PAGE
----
IN 650 BC, the Babylonians predicted the weather from cloud patterns. Chinese weather prediction extends at least as far back as 300 BC, around the same time ancient Indian astronomers developed weather-prediction methods.
In New Testament times, Jesus himself referred to local weather patterns, saying, “When evening comes, you say, ‘It will be fair weather, for the sky is red,’ and in the morning, ‘Today it will be stormy, for the sky is red and overcast.”
Yet, the US National Oceanic and Atmospheric Administration says that overall, “A five-day forecast can accurately predict the weather 90 percent of the time. A seven-day forecast can accurately predict about 80 percent.”
However, after nearly 3,000 years, a 10-day or longer forecast is only right about half the time, the same 50/50 as flipping a coin. Forecasting asset and stock market prices, the future of the economy, and currency exchange rates is overall no more accurate as how much rain we are going to get in October.
But we look at all those forecasts like the cultist followers of the Pythia at the Oracle at Delphi.
I do not make forecasts for any of the above markets as no one pays me—or should—for my predictions. However, I do make money on what does happen in the future. Here is how. If it rains, the guy selling rain boots “gets rich.” If there is strong sunshine, the one who sells sunscreen makes money.
But I want to be like the company that makes money rain or shine and who does not need to predict the coming weather. That is the umbrella company with products that are useful in any weather.
In the biblical book of Leviticus, we are told: “Don’t turn to psychics to get help. You will be defiled by them.” Other meanings of “defiled” are contaminated and confused. And nothing can cost you more money than stock market analysis.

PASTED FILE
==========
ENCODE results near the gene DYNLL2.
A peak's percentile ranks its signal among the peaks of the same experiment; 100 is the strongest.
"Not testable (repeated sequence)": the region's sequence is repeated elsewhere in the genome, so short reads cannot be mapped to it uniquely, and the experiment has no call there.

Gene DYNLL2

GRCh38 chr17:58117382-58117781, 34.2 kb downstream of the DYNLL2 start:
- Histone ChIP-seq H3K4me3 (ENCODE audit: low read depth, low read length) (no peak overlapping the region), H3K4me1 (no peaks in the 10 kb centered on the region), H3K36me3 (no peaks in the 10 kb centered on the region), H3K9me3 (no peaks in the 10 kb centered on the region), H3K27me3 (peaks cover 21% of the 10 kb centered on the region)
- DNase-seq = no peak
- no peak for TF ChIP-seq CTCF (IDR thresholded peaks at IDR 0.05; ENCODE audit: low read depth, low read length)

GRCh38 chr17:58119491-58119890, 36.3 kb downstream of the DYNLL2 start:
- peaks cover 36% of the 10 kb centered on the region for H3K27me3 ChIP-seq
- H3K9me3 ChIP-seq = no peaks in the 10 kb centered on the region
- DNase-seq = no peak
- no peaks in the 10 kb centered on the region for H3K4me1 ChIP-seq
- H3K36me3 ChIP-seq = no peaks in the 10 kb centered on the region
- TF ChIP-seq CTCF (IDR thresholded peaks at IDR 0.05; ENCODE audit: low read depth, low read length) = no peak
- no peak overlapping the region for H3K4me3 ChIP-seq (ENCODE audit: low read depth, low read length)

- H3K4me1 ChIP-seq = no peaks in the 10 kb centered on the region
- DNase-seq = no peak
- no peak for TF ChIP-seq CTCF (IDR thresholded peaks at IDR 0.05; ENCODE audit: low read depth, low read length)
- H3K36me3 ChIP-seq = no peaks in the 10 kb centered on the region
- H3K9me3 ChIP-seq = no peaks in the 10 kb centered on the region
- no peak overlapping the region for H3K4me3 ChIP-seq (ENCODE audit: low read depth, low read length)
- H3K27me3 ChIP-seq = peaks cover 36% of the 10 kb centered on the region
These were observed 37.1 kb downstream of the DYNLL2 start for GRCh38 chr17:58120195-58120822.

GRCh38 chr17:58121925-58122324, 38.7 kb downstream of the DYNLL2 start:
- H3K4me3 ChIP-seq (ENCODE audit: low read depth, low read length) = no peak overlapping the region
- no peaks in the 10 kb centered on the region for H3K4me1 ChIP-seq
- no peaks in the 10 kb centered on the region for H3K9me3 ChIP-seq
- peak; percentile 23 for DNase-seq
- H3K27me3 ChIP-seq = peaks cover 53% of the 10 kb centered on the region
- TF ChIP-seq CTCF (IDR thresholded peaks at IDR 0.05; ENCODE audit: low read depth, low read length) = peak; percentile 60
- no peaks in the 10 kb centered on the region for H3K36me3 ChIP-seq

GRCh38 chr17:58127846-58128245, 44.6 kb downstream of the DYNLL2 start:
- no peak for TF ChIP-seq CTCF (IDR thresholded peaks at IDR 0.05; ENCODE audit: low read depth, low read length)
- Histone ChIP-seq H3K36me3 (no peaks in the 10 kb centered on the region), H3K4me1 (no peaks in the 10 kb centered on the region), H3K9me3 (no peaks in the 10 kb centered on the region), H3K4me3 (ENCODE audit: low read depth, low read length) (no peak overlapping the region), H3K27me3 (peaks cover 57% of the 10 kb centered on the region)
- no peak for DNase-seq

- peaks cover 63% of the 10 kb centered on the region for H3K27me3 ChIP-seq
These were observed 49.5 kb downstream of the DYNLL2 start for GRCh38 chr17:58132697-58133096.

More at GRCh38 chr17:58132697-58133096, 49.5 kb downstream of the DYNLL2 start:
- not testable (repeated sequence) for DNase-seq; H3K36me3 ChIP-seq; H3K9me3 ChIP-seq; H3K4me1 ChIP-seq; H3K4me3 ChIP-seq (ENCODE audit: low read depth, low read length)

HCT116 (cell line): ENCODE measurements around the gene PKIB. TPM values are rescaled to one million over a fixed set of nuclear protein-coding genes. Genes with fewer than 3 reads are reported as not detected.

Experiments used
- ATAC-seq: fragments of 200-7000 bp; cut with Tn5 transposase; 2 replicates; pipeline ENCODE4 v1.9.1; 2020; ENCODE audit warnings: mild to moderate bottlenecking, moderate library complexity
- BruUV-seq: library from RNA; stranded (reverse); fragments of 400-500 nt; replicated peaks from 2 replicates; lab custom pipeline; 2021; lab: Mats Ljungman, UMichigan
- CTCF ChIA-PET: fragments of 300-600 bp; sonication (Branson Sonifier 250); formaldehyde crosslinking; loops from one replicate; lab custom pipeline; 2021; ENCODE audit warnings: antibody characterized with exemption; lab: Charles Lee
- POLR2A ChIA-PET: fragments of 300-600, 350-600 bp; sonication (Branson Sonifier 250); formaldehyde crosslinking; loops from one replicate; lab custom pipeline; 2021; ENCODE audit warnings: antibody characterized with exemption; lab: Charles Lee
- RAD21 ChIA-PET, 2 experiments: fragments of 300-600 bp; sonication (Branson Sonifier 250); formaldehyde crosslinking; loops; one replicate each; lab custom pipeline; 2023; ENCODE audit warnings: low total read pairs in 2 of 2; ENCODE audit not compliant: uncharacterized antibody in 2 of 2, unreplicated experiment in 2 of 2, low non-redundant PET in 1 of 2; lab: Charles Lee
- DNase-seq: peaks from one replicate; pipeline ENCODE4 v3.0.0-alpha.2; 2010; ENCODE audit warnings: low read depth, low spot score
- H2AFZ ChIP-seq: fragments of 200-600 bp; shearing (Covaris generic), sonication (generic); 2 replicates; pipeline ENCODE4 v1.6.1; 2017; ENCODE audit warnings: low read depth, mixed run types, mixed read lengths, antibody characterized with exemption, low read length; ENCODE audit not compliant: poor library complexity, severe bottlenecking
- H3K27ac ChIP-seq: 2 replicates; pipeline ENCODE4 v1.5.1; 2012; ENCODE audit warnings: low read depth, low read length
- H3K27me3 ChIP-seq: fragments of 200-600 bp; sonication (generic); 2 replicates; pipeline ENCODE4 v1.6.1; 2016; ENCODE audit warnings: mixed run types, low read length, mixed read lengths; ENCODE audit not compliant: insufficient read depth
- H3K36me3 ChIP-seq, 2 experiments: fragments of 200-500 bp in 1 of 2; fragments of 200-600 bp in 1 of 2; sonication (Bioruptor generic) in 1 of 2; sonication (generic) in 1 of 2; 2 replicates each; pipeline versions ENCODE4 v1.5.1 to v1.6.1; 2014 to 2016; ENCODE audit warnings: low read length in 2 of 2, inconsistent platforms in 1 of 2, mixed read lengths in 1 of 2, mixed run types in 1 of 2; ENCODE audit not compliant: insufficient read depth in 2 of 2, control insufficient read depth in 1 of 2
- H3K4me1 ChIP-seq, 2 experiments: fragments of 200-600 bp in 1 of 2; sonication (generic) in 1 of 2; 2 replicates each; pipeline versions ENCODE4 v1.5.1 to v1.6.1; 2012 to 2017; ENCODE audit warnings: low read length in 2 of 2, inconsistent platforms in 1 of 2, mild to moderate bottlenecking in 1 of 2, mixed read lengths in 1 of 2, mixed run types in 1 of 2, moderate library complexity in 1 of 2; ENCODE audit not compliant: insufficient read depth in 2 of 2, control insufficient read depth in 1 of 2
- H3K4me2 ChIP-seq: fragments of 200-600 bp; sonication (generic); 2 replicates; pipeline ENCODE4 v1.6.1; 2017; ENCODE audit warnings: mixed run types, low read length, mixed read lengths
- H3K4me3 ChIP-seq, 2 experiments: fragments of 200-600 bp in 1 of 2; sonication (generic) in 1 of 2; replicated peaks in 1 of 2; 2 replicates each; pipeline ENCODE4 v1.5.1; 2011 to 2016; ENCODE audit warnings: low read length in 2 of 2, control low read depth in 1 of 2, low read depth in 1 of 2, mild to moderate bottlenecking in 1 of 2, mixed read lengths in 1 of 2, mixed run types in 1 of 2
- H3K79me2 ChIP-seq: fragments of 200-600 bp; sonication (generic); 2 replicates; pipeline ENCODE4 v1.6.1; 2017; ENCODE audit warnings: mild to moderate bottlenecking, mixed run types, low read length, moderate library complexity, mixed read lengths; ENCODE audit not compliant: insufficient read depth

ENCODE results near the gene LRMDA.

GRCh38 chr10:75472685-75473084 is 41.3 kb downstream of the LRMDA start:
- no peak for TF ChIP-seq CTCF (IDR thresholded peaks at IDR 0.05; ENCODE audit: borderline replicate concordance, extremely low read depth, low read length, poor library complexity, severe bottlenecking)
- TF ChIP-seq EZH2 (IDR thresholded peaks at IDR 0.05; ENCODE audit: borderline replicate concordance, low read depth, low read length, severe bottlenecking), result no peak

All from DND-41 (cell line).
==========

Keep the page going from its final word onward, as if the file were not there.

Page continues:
I trade the stock market almost daily to make profits, sometimes big and sometimes small. I trade the market almost daily and often take losses, but always small and “never ever never” big.
“But how can a person possibly trade the stock market without first making a prediction?”
When I first moved to Hawaii, I discovered that people living there only watch weather forecasts if there is an impending hurricane. Otherwise, if there are clouds, it means rain and if “no clouds” it’s hot sun. And that can go back and forth several times a day. Almost everyone carries an umbrella at least in the car while never trying to predict the weather.
On the stock market “clouds” can be the volume, and the lesson is “Volume Precedes Price.” If the price is at a relatively low level (based on the past few weeks or so) and there is increasing volume with flat price movement, that is “accumulation” and the price will probably go higher. Conversely, if the price is at a relative high level and there is increasing volume with flat price movement, that is “distribution” and the price will probably go lower.
If the price is at a relative “bottom” and there is a sudden spike in the amount of volume, that may be “Smart Money” buying in. A confirmation is found days or even weeks later with another jump in volume —and usually also price—when the “Friends of the Smart Money” get on board.
Some time later will be another volume spike, usually at the high, which is the “Sucker Money” or Buying Climax with “The exhaustion of demand as the last buyers enter (and the “Smart Money” gets out) the market.”
If “Volume Precedes Price” both ways, you do not need to predict the market. Just carry an umbrella for sunshine or rain.
The problem with going to fortunetellers is you then operate on the assumption that they are correct. “Your life partner will be rich,” so you try to hang around “rich” people and then miss the love of your life. Watch stock market price movement and volume and don’t waste your time trying to predict the future.
E-mail me at firstname.lastname@example.org. Follow me on Twitter @mangunonmarkets. PSE stock-market information and technical analysis provided by AAA Southeast Equities Inc.